Estate Treatment of Saving Bonds

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    Probate Process

    • A savings bond allows you to name a beneficiary for the bond or a co-owner named on the bond. You may purchase the bond with a co-owner, but if you need the bond reissued to reflect the addition of a co-owner after the initial purchase, you may fill out form PD F 4000. If you are the only owner, the entire bond becomes part of your estate and is subject to probate. In that case, only the estate administrator has the authority to deal with the bonds. If you named a beneficiary or co-owner, ownership of the bonds passes directly to that person, bypassing probate and allowing the beneficiary or co-owner to handle the bonds as he sees fit.

    Interest and Taxes

    • A bond that passes directly to a co-owner or beneficiary at the original purchaser's death does not need to be redeemed immediately, as it would if it were only in the name of the deceased. This allows the co-owner or beneficiary the option of keeping the bond at the current rate of return, which can be beneficial if the rate is higher than the prevailing rate at the time of the purchaser's death. It also allows the co-owner or beneficiary to defer taxes until the bond matures or until a time when the surviving owner might be in a lower tax bracket.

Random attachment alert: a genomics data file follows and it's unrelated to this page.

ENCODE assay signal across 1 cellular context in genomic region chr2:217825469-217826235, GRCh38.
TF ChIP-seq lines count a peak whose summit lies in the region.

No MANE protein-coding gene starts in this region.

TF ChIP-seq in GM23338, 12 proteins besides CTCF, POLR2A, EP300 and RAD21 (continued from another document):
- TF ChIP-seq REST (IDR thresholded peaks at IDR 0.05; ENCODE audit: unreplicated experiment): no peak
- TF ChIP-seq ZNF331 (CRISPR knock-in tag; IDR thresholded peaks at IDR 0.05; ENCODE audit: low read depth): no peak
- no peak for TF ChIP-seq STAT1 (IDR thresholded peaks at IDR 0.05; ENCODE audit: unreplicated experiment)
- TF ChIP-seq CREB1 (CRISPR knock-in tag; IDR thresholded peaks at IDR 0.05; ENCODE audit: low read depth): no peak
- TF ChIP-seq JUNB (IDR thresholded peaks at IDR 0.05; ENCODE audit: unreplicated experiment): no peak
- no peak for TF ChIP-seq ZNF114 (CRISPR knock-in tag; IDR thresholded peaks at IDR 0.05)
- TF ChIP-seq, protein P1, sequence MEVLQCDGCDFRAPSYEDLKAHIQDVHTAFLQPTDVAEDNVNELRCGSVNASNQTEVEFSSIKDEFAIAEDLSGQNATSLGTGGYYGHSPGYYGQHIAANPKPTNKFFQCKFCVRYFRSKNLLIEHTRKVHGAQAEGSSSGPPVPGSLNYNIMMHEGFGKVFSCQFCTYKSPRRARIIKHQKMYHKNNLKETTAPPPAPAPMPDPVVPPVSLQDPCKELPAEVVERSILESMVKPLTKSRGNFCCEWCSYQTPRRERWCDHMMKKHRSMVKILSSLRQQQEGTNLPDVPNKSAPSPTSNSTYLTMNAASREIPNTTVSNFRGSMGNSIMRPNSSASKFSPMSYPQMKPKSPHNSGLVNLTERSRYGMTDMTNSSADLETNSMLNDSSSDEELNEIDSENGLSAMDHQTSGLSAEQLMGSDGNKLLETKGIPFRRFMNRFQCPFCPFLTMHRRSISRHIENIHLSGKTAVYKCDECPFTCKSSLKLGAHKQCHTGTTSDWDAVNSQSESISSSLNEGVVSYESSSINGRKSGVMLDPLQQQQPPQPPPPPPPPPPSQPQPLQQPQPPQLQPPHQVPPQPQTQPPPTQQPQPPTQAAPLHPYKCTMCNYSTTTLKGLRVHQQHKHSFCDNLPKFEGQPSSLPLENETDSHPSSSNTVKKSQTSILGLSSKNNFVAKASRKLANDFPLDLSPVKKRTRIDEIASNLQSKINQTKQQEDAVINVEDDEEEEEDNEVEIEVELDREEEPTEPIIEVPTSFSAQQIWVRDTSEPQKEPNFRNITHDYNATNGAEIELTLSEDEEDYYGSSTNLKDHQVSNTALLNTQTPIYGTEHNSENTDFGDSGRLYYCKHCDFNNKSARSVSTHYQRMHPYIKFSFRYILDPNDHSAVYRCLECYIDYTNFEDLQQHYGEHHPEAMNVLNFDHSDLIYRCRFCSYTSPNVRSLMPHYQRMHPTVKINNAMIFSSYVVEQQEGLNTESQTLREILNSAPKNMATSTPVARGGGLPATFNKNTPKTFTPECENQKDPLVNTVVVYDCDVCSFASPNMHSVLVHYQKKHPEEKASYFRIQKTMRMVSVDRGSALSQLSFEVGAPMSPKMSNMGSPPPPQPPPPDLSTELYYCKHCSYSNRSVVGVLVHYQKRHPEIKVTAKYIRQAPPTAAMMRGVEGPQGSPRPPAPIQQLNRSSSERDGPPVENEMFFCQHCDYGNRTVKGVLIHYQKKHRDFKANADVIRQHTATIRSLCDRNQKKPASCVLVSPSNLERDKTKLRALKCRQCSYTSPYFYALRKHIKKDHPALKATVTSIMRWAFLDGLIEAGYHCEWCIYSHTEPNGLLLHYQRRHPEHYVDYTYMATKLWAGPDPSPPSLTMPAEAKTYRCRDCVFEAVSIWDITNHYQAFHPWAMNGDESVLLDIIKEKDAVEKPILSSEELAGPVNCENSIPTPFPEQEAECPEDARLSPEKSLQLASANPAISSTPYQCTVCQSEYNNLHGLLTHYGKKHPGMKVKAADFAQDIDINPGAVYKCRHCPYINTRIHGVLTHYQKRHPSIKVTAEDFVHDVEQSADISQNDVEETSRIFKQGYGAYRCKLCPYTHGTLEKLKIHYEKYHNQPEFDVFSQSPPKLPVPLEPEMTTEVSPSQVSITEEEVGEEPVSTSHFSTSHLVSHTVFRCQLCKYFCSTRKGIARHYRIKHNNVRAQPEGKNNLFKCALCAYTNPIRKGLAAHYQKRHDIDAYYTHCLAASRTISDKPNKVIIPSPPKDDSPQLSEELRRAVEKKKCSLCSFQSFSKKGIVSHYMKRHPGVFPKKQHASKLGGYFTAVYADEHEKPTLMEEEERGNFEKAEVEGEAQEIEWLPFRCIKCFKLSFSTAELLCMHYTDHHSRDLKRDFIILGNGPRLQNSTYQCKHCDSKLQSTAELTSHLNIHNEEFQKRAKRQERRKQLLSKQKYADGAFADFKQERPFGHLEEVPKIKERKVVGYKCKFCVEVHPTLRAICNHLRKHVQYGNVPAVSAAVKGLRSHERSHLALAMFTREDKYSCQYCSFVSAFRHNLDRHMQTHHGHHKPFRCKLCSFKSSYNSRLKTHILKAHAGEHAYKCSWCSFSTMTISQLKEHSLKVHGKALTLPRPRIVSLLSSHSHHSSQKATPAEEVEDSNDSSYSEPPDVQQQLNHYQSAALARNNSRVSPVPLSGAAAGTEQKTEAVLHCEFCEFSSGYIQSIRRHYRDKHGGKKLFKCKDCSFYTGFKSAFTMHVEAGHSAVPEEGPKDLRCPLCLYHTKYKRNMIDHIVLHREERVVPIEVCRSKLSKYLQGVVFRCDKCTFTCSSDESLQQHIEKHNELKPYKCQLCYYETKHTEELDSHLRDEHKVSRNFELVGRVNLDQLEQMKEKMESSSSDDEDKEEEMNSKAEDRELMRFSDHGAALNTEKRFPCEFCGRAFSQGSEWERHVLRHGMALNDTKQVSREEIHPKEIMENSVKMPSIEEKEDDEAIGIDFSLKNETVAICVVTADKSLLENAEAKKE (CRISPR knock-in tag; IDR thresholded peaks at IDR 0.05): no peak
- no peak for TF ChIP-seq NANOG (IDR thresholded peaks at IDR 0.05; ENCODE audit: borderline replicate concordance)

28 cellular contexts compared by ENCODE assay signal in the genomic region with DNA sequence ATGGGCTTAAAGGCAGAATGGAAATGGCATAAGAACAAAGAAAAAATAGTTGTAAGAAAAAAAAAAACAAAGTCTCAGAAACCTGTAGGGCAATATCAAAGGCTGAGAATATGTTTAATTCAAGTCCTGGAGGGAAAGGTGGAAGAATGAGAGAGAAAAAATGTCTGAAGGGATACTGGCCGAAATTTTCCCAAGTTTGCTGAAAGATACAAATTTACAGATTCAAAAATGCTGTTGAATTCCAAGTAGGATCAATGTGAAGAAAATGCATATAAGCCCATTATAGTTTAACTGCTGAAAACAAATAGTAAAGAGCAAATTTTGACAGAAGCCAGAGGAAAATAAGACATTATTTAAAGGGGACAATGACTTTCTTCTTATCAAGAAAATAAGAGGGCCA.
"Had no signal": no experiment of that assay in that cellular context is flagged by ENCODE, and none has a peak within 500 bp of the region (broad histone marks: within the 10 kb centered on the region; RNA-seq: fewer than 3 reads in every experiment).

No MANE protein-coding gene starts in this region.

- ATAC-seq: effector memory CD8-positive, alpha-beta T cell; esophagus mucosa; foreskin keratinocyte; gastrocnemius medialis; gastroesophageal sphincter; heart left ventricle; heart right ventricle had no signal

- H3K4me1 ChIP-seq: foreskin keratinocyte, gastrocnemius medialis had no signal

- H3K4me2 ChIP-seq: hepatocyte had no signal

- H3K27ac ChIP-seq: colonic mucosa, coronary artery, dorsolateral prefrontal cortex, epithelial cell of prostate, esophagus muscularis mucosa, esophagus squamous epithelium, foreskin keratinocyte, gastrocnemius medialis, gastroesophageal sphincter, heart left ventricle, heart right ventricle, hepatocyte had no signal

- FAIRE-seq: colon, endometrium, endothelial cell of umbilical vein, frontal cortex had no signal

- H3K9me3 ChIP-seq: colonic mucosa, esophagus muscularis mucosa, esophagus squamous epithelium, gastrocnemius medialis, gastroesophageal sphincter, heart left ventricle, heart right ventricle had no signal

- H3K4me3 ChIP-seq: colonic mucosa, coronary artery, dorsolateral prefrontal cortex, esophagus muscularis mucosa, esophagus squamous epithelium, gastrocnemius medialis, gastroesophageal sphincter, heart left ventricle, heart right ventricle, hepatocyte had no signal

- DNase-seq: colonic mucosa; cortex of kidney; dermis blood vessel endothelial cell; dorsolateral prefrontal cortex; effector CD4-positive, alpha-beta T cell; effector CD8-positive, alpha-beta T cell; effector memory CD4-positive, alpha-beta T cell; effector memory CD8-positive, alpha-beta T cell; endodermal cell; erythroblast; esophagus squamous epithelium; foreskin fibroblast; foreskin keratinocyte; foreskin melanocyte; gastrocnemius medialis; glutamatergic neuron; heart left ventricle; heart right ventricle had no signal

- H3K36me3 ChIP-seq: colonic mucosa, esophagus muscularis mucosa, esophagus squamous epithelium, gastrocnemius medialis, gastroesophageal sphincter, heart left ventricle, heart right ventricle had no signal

Estate and Inheritance Taxes

    • The disadvantage to savings bonds is that they do not escape estate or inheritance taxes even if a beneficiary is named. As of 2011 federal estate tax applies to estates of over $5 million, however, state inheritance taxes may kick in at a lower maximum. When the deceased bond owner named a beneficiary, the entire value of the bond on the date of death is part of the estate. For bonds with co-owners 100 percent of the date of death value is included in the estate unless the co-owner can prove she contributed to the bond purchase, in which case the amount going into the estate would be prorated.

    Income Taxes

    • Since taxes on savings bond interest are usually not paid until the bonds are redeemed, co-owners and beneficiaries receive no "step-up" for income tax purposes. This means they will be responsible for income taxes on all interest, not just the amount accrued since the date of death (unless the deceased had reported interest as it accrued). However, there is the option to include interest up to the date of death on the final return of the deceased bondholder, if this turns out to be more advantageous.

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